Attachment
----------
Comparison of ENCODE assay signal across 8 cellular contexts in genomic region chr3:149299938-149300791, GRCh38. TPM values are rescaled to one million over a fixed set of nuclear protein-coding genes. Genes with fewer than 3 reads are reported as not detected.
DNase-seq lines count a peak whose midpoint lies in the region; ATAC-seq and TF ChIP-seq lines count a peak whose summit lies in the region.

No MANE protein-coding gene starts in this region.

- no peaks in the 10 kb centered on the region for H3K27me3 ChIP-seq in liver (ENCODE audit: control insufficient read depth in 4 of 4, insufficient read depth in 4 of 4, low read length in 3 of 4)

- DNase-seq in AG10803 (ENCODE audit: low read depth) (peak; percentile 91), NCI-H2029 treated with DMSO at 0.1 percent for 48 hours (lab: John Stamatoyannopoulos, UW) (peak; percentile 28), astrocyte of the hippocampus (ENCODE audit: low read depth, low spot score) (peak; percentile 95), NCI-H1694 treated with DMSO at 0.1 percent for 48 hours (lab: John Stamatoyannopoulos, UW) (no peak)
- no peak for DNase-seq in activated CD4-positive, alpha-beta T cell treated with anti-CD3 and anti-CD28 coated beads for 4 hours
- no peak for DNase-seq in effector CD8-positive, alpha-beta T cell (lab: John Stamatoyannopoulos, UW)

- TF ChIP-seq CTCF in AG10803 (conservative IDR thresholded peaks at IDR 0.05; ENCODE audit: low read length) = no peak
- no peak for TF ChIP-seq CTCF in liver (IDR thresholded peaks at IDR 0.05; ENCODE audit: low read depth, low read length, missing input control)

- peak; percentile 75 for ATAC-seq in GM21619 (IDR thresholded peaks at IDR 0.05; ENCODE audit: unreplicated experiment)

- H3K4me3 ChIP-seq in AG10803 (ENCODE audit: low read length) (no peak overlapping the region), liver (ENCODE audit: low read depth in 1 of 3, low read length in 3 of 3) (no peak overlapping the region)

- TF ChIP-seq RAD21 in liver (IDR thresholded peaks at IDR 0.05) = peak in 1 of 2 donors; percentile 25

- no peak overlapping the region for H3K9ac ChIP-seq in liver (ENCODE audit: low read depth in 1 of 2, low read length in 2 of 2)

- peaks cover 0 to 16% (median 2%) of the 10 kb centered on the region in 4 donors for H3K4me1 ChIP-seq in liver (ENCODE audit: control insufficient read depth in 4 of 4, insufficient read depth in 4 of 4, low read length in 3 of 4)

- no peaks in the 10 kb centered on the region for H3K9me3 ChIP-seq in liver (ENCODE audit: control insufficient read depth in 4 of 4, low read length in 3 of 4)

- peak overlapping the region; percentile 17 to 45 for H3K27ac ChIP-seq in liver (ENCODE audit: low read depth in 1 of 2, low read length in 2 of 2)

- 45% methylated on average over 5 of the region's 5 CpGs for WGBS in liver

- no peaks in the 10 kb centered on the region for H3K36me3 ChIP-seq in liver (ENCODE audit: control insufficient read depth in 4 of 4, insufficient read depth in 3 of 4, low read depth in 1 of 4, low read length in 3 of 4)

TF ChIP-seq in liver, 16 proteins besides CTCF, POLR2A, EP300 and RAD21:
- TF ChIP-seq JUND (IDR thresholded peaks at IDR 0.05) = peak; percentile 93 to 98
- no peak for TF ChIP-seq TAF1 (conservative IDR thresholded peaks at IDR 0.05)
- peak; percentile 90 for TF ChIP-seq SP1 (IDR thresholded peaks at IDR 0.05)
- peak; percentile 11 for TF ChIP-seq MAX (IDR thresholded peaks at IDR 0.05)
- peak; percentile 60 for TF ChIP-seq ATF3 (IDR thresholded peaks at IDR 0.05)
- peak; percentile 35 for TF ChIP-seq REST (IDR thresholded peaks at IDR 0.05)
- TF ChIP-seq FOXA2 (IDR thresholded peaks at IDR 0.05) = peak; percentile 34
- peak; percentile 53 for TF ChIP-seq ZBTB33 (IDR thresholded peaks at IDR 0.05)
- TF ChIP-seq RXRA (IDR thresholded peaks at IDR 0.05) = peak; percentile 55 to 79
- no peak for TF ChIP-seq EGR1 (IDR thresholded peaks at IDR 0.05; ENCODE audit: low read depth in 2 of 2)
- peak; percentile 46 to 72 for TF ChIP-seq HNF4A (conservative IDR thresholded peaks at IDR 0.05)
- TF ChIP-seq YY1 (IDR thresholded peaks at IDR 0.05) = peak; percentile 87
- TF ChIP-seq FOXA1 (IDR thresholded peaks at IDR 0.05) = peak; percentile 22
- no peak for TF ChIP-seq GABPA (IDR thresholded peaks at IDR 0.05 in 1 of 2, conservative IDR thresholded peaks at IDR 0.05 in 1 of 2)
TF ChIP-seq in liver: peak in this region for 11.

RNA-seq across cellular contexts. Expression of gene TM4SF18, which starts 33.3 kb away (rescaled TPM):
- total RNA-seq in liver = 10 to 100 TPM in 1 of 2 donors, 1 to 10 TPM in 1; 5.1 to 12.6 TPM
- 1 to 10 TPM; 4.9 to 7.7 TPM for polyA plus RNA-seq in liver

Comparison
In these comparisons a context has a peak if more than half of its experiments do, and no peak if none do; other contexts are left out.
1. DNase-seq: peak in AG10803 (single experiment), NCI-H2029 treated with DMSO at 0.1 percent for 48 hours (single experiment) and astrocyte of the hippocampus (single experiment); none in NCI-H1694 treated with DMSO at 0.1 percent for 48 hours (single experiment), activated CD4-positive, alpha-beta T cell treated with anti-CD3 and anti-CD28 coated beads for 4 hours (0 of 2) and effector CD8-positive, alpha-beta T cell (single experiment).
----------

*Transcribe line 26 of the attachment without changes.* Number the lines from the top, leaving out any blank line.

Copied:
- TF ChIP-seq FOXA2 (IDR thresholded peaks at IDR 0.05) = peak; percentile 34